U.S. Sen. Sherrod Brown (D-Ohio), chairman of the Senate Banking Committee, has said the panel will “crack down on the use of crypto to fund terrorism and evade sanctions” at a time when the U.S. must stand with both Ukraine and Israel as “they fight back against Russian President Vladimir Putin and Iranian-backed terrorists like Hamas.”

“On this committee, we have a unique role to play, working to understand the financing behind Hamas’s attacks, so we can work to cut off funding for terrorism at its source … and we will examine multiple terrorist funding streams, including cryptocurrency, and consider additional measures to stop the flow of those funds,” Brown, who has an outsized role in crypto policy-making, said in opening remarks at a hearing Thursday on illicit finance.

Reports about the role of crypto in the Israel-Hamas conflict misinterpreted and hugely exaggerated data, according to blockchain analytical firm Elliptic. Chainalysis, a rival analytics firm, made a similar statement earlier last week.

On October 16, The Wall Street Journal linked Hamas with tens of millions in crypto donations. But Elliptic said this week that, while Hamas “has begun to experiment” with digital-asset fundraising, “the amounts raised remain tiny compared to other funding sources.”

The WSJ’s apparently erroneous reporting has prompted many crypto proponents to ask the WSJ for a retraction of its reporting. Iran is the main sponsor of Palestinian terror groups currently at war with Israel.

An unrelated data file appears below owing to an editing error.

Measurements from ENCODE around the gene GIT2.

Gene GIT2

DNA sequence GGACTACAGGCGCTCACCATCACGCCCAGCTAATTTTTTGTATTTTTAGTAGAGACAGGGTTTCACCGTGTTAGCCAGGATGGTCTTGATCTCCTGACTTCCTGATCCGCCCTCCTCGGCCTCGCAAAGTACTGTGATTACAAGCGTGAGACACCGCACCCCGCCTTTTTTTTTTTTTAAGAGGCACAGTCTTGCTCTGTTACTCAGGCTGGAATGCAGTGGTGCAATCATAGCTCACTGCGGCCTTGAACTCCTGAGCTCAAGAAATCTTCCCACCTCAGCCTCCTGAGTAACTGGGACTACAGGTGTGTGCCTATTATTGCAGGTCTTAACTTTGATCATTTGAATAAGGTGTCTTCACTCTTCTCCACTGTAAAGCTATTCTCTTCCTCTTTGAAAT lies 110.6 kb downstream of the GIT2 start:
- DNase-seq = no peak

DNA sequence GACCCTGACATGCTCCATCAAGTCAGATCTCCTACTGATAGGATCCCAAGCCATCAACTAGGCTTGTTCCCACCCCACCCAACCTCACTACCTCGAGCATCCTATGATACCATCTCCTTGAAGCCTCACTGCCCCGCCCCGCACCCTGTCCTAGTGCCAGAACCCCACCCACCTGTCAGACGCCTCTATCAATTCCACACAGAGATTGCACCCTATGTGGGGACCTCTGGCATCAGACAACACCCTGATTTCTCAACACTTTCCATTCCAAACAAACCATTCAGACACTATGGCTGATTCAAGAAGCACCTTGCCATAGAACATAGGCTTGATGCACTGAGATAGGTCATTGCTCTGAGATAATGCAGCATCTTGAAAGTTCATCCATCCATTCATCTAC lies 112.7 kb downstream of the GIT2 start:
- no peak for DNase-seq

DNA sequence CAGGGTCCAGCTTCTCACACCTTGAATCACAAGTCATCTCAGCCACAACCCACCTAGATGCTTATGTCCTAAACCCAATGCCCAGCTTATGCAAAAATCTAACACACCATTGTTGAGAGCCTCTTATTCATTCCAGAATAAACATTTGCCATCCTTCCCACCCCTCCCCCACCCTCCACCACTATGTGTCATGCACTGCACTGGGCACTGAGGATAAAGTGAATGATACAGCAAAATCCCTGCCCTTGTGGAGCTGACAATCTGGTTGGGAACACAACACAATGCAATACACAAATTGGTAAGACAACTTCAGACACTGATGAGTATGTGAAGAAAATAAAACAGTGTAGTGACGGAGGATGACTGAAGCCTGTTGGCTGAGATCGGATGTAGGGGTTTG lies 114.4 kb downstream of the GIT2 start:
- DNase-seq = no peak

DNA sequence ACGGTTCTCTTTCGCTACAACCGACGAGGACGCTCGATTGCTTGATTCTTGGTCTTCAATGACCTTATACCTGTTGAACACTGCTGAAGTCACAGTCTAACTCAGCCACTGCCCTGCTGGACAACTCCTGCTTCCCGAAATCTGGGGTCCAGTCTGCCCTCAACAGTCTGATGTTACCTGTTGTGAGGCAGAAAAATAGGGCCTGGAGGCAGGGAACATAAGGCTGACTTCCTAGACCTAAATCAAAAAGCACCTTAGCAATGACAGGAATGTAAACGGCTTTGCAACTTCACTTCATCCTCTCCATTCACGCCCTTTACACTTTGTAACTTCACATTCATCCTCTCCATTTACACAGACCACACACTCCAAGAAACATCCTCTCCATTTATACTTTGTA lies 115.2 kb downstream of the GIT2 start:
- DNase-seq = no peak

Senator Brown mentioned Senator Elizabeth Warren, among others, from more than 100 U.S. lawmakers, who leaned into those reports in a major response to further justify her legislative push to go after money laundering and sanctions abuses in crypto.

“Last week, Senator Warren and I, along with more than 100 of our colleagues of both parties, wrote to the Administration to voice our concerns about these issues,” Brown said.

“I’m glad that members of this committee … have put forward bipartisan plans for closing gaps around digital assets in our illicit finance rules. We’ll work together on this committee, in a bipartisan way, to make sure terrorists and bad actors can’t exploit crypto.”

Warren’s office didn’t respond to an earlier CoinDesk request for comment after the Blockchain Innovation Project – led by two former members of Congress, David McIntosh, an Indiana Republican, and Tim Ryan, an Ohio Democrat – sent a letter to the Massachusetts senator and others to counter the lawmakers’ recent claims.

Brown further said that crypto platforms have too often not used common sense protections “that keep illicit money out of the traditional banking system.”

Read More: Media Reported Hamas Got Millions Via Crypto, but the Data Provider They Cited Says It Was Misconstrued

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